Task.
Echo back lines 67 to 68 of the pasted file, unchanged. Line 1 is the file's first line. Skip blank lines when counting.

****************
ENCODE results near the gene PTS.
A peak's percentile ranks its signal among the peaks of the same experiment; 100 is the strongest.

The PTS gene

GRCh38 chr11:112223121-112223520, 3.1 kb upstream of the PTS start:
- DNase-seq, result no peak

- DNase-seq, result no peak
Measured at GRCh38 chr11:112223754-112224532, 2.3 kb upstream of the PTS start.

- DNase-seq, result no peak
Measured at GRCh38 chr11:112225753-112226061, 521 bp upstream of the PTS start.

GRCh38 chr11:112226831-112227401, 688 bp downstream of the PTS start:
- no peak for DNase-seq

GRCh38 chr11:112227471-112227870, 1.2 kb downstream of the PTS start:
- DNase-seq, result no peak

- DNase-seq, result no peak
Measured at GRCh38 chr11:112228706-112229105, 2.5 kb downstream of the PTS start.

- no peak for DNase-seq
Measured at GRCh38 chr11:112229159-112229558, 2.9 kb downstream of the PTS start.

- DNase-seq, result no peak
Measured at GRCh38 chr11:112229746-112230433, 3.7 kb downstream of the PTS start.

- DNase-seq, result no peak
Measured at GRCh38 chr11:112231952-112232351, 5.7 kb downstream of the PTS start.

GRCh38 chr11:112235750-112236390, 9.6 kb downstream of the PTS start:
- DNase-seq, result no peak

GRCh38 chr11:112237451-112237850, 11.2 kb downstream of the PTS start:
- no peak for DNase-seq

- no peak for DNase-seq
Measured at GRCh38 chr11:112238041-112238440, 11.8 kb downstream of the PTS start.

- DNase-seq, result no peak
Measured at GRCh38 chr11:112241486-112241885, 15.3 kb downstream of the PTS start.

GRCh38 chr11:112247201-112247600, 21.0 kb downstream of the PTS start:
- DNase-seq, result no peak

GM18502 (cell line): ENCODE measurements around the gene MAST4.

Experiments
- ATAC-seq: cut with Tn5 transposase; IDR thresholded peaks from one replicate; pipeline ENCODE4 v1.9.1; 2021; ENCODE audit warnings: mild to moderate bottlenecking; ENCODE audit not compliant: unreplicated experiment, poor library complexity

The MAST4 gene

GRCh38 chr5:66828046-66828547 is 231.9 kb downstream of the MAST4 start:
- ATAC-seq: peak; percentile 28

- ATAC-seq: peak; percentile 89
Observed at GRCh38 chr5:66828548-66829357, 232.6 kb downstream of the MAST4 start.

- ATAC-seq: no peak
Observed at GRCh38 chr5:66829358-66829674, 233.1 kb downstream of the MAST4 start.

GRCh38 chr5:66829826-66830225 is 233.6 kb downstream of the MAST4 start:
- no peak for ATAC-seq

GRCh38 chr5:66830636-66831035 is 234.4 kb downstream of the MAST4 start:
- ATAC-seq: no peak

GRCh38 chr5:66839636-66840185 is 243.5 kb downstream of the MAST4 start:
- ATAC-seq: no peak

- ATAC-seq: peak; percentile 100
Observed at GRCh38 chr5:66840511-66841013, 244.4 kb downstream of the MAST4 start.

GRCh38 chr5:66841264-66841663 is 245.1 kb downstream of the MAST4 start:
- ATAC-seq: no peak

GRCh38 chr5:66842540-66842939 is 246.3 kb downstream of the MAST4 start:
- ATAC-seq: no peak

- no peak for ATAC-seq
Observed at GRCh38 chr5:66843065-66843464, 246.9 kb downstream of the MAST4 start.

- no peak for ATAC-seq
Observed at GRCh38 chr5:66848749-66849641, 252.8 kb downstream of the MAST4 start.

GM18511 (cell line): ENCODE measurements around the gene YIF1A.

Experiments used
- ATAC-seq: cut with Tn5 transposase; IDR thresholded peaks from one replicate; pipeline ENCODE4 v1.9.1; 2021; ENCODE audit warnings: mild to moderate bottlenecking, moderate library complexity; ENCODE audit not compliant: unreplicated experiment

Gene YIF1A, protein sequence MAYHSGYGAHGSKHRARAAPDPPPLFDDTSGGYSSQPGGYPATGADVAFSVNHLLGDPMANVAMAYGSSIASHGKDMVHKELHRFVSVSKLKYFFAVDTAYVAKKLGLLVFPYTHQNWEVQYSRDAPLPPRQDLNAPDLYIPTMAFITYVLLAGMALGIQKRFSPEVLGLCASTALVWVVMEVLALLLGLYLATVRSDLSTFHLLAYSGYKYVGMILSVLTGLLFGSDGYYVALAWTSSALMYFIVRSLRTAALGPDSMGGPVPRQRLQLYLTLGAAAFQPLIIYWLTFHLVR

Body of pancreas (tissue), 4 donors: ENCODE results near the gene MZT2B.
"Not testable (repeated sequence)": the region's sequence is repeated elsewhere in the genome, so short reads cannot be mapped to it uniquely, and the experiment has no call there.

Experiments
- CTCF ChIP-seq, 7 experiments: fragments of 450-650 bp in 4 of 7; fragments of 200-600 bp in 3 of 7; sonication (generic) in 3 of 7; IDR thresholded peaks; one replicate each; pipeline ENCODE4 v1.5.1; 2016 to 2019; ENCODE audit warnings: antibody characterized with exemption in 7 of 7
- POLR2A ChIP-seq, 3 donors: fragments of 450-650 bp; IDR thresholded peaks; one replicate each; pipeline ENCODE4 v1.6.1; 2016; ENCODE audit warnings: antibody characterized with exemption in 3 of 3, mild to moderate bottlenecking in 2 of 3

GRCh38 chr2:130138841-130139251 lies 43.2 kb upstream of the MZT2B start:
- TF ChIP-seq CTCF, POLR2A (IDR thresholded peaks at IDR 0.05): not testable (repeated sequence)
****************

GRCh38 chr2:130138841-130139251 lies 43.2 kb upstream of the MZT2B start:
- TF ChIP-seq CTCF, POLR2A (IDR thresholded peaks at IDR 0.05): not testable (repeated sequence)